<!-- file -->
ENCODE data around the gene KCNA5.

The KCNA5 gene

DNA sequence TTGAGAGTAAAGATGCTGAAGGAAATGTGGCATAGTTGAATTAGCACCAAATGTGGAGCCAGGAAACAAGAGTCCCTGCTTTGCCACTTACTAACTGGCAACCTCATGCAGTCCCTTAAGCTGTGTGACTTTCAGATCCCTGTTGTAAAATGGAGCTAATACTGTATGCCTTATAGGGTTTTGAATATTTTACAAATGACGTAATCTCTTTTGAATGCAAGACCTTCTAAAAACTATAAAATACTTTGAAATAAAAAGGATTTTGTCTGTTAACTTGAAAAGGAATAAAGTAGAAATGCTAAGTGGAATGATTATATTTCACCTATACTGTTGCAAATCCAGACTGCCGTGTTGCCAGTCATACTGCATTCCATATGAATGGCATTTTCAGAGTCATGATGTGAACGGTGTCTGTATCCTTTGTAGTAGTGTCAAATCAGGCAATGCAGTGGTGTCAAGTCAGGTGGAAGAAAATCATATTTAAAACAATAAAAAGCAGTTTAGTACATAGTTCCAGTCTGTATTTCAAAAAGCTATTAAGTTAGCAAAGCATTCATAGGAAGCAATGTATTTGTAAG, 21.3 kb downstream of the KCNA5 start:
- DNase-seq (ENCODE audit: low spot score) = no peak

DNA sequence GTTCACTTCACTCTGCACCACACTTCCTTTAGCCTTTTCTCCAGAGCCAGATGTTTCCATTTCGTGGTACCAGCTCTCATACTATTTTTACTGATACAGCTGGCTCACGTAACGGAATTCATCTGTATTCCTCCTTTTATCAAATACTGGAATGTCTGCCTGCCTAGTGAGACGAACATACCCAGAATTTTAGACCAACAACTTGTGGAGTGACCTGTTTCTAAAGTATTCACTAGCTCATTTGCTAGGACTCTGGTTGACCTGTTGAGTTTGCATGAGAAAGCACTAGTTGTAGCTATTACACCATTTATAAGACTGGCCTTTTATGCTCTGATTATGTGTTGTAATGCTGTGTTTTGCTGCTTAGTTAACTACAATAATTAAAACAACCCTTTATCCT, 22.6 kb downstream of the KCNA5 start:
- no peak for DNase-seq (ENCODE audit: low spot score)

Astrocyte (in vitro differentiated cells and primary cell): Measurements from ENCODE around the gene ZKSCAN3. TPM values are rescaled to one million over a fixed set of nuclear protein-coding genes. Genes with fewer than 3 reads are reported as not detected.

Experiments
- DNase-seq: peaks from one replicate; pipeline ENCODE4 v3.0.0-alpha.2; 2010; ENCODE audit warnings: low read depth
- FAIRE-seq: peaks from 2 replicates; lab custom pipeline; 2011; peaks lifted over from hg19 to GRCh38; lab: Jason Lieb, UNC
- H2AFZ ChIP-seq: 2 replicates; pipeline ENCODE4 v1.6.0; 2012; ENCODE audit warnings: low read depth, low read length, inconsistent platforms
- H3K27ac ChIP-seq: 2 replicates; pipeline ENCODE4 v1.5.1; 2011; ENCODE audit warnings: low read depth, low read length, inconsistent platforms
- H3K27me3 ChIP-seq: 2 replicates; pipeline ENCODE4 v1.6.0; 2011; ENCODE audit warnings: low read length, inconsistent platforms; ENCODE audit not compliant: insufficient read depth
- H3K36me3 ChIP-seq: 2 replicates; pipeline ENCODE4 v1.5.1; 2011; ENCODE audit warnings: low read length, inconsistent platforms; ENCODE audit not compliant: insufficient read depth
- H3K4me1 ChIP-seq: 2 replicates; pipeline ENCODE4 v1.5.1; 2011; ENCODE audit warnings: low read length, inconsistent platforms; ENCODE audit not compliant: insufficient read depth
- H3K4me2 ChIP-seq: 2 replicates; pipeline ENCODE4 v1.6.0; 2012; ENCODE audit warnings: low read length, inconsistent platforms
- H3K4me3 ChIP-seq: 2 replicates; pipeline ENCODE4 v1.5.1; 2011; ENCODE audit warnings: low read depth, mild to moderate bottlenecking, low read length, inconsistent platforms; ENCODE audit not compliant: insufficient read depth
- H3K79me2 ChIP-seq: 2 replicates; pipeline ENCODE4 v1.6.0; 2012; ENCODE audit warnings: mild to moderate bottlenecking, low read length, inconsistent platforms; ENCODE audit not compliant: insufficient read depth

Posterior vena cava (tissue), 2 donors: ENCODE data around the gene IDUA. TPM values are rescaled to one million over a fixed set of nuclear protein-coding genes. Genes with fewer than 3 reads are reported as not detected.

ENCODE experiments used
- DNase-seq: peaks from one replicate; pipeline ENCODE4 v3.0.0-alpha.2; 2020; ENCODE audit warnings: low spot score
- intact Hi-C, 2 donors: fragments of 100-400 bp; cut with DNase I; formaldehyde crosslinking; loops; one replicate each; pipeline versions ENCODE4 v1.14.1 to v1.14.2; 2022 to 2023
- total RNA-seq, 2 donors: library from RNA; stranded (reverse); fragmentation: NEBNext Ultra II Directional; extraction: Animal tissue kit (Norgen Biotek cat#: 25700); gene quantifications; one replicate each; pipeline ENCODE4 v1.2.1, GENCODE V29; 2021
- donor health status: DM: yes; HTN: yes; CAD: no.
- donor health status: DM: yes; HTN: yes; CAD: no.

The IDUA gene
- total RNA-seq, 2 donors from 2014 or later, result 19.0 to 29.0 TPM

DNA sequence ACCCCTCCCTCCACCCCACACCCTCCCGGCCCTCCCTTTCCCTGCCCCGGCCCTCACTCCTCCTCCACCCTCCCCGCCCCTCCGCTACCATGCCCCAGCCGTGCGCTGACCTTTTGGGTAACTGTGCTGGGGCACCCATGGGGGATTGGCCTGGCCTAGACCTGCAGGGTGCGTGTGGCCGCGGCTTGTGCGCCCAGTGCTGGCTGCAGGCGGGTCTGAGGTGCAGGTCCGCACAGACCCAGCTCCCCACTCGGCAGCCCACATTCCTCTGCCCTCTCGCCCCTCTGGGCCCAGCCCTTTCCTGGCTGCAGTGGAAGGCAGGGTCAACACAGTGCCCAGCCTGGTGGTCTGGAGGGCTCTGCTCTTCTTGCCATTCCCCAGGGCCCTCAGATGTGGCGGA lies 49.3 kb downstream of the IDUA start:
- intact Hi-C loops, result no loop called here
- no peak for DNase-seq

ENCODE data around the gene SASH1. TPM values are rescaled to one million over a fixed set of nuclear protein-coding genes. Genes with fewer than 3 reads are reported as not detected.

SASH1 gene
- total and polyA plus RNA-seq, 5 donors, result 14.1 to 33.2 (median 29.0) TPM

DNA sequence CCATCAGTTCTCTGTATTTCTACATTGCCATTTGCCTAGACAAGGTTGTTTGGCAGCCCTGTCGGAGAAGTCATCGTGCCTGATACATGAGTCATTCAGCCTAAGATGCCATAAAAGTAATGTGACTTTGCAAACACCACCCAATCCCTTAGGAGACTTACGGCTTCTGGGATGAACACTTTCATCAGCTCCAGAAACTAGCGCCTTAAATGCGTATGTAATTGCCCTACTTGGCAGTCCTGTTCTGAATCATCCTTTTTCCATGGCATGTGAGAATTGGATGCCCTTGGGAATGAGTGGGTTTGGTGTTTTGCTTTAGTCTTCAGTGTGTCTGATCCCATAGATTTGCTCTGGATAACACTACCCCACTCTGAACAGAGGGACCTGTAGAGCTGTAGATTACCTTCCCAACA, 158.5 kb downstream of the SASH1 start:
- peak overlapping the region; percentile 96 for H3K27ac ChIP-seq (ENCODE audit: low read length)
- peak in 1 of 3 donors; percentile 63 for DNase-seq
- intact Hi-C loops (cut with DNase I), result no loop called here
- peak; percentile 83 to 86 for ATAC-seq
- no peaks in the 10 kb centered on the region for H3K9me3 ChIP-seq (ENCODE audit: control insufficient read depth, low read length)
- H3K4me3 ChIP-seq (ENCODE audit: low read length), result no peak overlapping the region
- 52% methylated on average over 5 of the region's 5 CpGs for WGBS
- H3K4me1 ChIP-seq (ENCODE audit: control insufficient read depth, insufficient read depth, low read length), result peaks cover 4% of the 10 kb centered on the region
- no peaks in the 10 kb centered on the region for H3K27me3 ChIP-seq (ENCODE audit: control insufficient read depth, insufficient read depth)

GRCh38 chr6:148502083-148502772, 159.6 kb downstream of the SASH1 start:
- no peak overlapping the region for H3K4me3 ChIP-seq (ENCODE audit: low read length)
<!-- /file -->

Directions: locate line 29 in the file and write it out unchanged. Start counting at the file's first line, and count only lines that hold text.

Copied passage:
- intact Hi-C loops, result no loop called here